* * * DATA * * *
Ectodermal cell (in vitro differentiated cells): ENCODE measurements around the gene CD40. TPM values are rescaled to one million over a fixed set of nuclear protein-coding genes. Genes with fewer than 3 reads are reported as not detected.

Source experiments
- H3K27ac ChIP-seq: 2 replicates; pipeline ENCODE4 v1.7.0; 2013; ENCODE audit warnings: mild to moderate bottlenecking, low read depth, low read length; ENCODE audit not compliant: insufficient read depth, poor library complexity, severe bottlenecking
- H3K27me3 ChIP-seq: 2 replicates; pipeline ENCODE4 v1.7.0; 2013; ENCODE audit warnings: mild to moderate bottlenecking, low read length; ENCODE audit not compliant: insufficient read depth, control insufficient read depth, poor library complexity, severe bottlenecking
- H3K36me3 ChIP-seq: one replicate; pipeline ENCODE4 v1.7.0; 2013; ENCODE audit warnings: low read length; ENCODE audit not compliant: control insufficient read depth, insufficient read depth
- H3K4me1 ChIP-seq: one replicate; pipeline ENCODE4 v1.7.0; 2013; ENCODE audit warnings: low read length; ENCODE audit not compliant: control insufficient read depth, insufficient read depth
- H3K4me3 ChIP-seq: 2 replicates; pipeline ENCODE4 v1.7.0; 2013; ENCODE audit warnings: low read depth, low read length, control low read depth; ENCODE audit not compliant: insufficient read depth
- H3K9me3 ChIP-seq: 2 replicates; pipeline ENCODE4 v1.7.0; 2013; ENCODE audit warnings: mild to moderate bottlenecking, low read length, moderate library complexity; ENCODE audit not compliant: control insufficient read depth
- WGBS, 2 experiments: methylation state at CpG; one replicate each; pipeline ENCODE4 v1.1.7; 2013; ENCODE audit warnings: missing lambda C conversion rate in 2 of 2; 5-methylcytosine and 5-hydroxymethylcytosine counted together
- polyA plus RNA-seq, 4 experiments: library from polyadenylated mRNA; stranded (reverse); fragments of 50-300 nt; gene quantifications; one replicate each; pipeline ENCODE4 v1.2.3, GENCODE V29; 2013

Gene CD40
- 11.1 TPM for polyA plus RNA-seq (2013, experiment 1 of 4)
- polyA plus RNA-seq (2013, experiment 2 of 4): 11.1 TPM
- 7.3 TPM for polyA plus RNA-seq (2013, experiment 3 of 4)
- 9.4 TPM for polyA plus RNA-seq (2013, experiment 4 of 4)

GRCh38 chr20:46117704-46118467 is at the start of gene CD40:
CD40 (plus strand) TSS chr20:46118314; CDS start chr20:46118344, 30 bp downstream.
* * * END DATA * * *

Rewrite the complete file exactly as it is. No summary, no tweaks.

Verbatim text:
Ectodermal cell (in vitro differentiated cells): ENCODE measurements around the gene CD40. TPM values are rescaled to one million over a fixed set of nuclear protein-coding genes. Genes with fewer than 3 reads are reported as not detected.

Source experiments
- H3K27ac ChIP-seq: 2 replicates; pipeline ENCODE4 v1.7.0; 2013; ENCODE audit warnings: mild to moderate bottlenecking, low read depth, low read length; ENCODE audit not compliant: insufficient read depth, poor library complexity, severe bottlenecking
- H3K27me3 ChIP-seq: 2 replicates; pipeline ENCODE4 v1.7.0; 2013; ENCODE audit warnings: mild to moderate bottlenecking, low read length; ENCODE audit not compliant: insufficient read depth, control insufficient read depth, poor library complexity, severe bottlenecking
- H3K36me3 ChIP-seq: one replicate; pipeline ENCODE4 v1.7.0; 2013; ENCODE audit warnings: low read length; ENCODE audit not compliant: control insufficient read depth, insufficient read depth
- H3K4me1 ChIP-seq: one replicate; pipeline ENCODE4 v1.7.0; 2013; ENCODE audit warnings: low read length; ENCODE audit not compliant: control insufficient read depth, insufficient read depth
- H3K4me3 ChIP-seq: 2 replicates; pipeline ENCODE4 v1.7.0; 2013; ENCODE audit warnings: low read depth, low read length, control low read depth; ENCODE audit not compliant: insufficient read depth
- H3K9me3 ChIP-seq: 2 replicates; pipeline ENCODE4 v1.7.0; 2013; ENCODE audit warnings: mild to moderate bottlenecking, low read length, moderate library complexity; ENCODE audit not compliant: control insufficient read depth
- WGBS, 2 experiments: methylation state at CpG; one replicate each; pipeline ENCODE4 v1.1.7; 2013; ENCODE audit warnings: missing lambda C conversion rate in 2 of 2; 5-methylcytosine and 5-hydroxymethylcytosine counted together
- polyA plus RNA-seq, 4 experiments: library from polyadenylated mRNA; stranded (reverse); fragments of 50-300 nt; gene quantifications; one replicate each; pipeline ENCODE4 v1.2.3, GENCODE V29; 2013

Gene CD40
- 11.1 TPM for polyA plus RNA-seq (2013, experiment 1 of 4)
- polyA plus RNA-seq (2013, experiment 2 of 4): 11.1 TPM
- 7.3 TPM for polyA plus RNA-seq (2013, experiment 3 of 4)
- 9.4 TPM for polyA plus RNA-seq (2013, experiment 4 of 4)

GRCh38 chr20:46117704-46118467 is at the start of gene CD40:
CD40 (plus strand) TSS chr20:46118314; CDS start chr20:46118344, 30 bp downstream.